How to Dry Brine and Cook an Herbed Butter Turkey!

In preparation for this Thanksgiving, the wonderful folks at Sun Basket  decided to take a tip from California cooking legend Judy Rogers (the late chef and owner of Zuni Cafe), and created a flavorful dry brine for turkey. Judy, who’s best known for her perfect roast chicken, uses a simple salt brine technique to produce the juiciest, well-seasoned and most succulent bird.
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How to Dry Brine and Cook an Herbed Butter Turkey!

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Why Dry Brine?

It’s well known that brining improves a turkey’s ability to retain moisture, since the salt helps break down the muscle fibers and season the bird throughout. But while wet brining is the conventional way to prepare a turkey — (and there a zillion resources on the web to show you how to do that) — dry brining is arguably the best way. Our top reasons:

1) Dry brining is faster.
2) It produces less mess and less cleanup.
3) It’s way more delicious than wet brining (and way WAY more delicious than not brining at all).

How to Dry Brine and Cook an Herbed Butter Turkey!

 How To Do it:

To make a dry brine, combine kosher salt, brown sugar, baking powder (this helps produce a crispier skin) and a combination of your favorite spices. We like a blend of crushed coriander, mixed peppercorns, smoked paprika, rosemary, thyme and bay leaf. We also toss in a little citrus zest for good measure. Printable recipe below.

How to Dry Brine and Cook an Herbed Butter Turkey!Start by toasting and grinding your spices together. Mix those all up with the salt, sugar, baking powder and citrus zest. Then pat the bird dry and sprinkle on your salt and spice mixture. Rub it in to coat it well, stick the bird in a brining bag and place everything in the fridge for a minimum of 12 hours and up to 3 days — the longer, the better.

When you’re ready for the big day, remove the bird from the bag and either rinse the mixture off or wipe it clean with a wet paper towel. If you do rinse, make sure to pat dry again. Then, prepare to cook that succulent bird by placing herbed butter under and over the skin!

The Recipe: How To Dry Brine a Turkey

14 votes

Print

How To Dry Brine A Turkey

Yield 1 turkey

Ingredients

For Dry Brine:

1/4 cup Kosher Salt

2 Tablespoons brown sugar

2 Tablespoons baking powder

2 Tablespoon peppercorns (toasted)

1 Tablespoon coriander seeds (toasted)

3 sprigs rosemary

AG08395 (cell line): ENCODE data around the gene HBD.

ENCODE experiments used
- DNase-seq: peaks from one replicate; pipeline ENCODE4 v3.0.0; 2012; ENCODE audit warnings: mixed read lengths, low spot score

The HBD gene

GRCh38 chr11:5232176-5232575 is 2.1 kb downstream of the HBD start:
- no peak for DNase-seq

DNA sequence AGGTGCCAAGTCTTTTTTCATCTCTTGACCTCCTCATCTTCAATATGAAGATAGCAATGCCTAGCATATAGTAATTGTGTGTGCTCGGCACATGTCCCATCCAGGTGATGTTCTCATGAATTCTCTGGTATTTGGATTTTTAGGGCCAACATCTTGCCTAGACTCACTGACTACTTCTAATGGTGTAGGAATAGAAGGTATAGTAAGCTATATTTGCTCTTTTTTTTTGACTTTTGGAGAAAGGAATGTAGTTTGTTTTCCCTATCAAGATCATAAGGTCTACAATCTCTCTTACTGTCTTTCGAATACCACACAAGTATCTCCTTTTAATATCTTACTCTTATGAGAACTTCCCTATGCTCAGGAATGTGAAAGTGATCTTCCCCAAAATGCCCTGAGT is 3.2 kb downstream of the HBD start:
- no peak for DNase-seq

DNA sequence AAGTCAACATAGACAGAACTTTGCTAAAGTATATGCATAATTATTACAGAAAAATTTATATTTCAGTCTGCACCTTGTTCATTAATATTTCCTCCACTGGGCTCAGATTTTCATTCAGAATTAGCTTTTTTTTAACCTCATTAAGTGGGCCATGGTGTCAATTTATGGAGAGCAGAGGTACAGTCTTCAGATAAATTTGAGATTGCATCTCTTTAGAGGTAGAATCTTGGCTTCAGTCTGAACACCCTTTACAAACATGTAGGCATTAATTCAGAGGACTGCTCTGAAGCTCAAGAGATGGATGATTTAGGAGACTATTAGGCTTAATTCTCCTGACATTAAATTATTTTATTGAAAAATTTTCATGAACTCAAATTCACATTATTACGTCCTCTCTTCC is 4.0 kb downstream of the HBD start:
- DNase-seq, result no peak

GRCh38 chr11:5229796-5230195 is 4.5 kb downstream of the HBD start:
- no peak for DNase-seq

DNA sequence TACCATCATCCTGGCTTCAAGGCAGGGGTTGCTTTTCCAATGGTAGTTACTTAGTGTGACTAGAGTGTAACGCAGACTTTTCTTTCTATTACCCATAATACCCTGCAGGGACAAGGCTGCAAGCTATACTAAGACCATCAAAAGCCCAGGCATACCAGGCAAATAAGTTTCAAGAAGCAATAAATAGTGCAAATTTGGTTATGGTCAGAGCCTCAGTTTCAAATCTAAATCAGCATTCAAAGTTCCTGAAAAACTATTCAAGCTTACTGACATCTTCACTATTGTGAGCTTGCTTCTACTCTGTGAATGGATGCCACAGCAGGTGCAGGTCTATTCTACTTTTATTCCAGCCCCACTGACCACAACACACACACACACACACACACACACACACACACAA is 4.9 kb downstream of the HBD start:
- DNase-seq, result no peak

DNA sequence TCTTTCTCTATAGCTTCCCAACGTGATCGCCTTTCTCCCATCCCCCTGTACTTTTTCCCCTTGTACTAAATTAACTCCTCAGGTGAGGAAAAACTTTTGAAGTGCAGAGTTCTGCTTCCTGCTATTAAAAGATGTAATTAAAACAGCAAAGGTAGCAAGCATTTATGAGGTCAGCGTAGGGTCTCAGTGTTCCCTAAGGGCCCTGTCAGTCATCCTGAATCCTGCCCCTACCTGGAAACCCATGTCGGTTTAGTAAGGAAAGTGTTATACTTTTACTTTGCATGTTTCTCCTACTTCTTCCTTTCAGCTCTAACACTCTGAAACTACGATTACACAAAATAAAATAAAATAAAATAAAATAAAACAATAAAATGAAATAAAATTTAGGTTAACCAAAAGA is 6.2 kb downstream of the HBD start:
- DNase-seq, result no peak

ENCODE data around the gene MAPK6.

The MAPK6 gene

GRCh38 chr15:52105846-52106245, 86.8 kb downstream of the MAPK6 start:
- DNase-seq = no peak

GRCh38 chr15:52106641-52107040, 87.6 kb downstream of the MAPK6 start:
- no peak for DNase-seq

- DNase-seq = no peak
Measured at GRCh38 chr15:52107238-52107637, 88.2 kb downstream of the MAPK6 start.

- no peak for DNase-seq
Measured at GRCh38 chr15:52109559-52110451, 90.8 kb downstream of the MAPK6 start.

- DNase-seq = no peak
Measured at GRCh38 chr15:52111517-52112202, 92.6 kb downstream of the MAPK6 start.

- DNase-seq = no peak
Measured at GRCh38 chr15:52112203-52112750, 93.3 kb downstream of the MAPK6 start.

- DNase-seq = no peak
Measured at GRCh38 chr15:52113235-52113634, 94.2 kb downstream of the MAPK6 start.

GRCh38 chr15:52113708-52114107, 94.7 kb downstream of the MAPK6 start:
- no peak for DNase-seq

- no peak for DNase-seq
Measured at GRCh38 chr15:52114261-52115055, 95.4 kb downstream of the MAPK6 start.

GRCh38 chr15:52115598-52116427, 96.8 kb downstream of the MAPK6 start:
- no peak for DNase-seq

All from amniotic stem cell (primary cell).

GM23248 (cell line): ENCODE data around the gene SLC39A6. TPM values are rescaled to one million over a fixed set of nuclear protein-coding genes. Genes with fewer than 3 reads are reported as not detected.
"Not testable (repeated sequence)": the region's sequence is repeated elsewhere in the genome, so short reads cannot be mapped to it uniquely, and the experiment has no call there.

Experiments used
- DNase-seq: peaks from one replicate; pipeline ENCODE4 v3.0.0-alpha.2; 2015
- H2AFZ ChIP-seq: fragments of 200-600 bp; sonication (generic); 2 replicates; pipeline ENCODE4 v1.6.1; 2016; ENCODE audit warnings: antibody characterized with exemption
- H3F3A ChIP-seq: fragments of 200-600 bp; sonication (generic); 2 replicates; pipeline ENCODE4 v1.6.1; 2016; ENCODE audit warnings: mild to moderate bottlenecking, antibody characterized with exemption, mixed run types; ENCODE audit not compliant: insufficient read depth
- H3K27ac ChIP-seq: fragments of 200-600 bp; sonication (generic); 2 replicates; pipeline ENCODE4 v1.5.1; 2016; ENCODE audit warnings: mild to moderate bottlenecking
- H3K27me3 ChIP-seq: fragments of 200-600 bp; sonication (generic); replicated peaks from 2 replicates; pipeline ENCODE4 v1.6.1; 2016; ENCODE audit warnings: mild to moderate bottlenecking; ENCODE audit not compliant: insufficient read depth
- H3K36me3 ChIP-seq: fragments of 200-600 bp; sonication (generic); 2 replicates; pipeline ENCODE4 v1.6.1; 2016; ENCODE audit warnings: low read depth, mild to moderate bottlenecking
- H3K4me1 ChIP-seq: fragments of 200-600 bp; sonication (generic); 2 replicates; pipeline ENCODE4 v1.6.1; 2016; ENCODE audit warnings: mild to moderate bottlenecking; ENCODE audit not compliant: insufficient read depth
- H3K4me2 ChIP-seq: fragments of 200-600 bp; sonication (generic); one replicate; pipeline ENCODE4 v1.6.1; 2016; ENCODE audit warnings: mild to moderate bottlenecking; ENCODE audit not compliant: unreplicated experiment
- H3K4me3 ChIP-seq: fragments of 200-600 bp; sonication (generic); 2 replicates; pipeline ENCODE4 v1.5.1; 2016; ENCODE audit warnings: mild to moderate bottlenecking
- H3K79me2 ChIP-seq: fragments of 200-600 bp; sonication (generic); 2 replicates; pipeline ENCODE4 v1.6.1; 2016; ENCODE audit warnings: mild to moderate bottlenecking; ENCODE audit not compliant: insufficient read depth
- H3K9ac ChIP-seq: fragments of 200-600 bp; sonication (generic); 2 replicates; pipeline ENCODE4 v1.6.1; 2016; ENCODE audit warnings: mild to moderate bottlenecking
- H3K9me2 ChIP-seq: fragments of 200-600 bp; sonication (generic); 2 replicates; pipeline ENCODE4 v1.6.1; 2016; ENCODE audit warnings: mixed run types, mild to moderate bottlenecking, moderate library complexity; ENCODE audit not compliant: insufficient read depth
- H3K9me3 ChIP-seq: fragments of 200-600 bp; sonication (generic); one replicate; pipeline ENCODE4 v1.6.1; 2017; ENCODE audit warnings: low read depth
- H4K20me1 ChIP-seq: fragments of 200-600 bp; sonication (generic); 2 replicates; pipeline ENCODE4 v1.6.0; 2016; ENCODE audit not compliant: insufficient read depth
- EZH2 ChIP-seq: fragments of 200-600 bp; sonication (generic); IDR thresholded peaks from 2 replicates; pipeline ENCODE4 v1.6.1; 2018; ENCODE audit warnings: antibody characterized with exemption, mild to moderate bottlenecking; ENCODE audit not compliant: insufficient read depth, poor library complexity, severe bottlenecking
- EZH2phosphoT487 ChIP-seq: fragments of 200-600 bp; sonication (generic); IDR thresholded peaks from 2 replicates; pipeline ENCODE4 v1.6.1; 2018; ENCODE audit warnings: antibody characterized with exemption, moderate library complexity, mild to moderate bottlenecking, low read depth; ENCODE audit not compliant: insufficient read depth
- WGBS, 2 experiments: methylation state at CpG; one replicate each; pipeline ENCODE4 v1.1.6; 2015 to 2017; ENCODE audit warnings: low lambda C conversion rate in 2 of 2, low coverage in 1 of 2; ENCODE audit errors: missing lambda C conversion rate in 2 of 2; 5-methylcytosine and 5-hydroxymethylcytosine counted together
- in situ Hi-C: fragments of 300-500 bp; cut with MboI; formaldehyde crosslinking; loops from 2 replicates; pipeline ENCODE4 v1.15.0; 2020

3 sprigs thyme

1 teaspoon cayenne pepper

3 bay leaves

zest of two lemons

zest of one orange

1 fresh turkey (I love Diestel)

Herbed Butter to Cook Turkey:

1 stick butter (room temp)

3 sprigs thyme (chopped)

2 sprigs rosemary (chopped)

3 cloves garlic, peeled and chopped

zest of one lemon

sea salt and pepper (to taste, be generous)

(additional herbs and 1 onion to place in cavity if desired)

Instructions

Dry Brine:

Place a pan on medium heat. Add peppercorns and coriander and toast until peppercorns start to pop. While waiting for peppercorns to pop, remove thyme and rosemary leaves from stems

When peppercorns begin to pop, remove from heat. Put peppercorns, coriander seeds, bay leaves, thyme and rosemary into a grinder (I use a coffee grinder) and grind until fine

Use a microplane to scrape the zest off both lemons and orange, only scraping until the white appears, then move to a new area

Mix together all herbs, zest, salt, sugar, and baking powder

Pat turkey dry and sprinkle with dry brine, all over that turkey! Then massage the brine into the skin for a few minutes, place in a big plastic bag, seal it tight and place in the fridge for 1-3 days...the longer the better!

To Cook Turkey:

Remove bird from refrigerator, wipe off brine with paper towel and allow turkey to come to room temperature

Finely chop garlic, thyme, and rosemary, and then zest lemon

Add herbs and lemon zest to butter, generously add sea salt and pepper to butter and mix well using a fork

Use your hands to gently separate the skin of the turkey from the meat, then rub the herbed butter under the skin reserving 1/3 of it to melt and pour over skin

If desired place additional herbs and one quartered onion into cavity of bird

Then preheat oven to 425 degrees, place the turkey in oven and immediately turn heat down to 350 degrees, cook for 2 1/2 - 3 1/2 hours depending on size, internal temperature should be between 150-160 degrees (using a meat thermometer takes the guess work out of it)

Allow bird to rest under foil tent for 20 minutes, carve and enjoy your feast!

 

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32 thoughts on “How to Dry Brine and Cook an Herbed Butter Turkey!

  1. This is so much easier than wet brining, which is what I have done in the past! I will definitely have to try out this method the next time I host Thanksgiving.

  2. Love the brown sugar in your dry brine! Yum! I used to dread getting the turkey ready for Thanksgiving because of all the bringing fuss and mess, but have been dry brining for about 4 years now and I really look forward to it! It is SO much more juicy – and way easier!

  3. Yippee!! This is SO me!!! All those herbs ~ fabulous!
    Thanks for sharing.. I’ve been doing similar with chicken for years and never thought it was called a ‘dry brine’!
    We dunk our turkey in a herby brine in a big cooler… but I’ve never used dry brine with turkey.. will keep it in mind! Yay for healing fragant delightful power of herbs!

  4. I like the sound of this, we don’t eat Turkey very often in here in New Zealand but I’m going to try this with a chicken. I bet the zest from the citrus brings out a really nice flavour!

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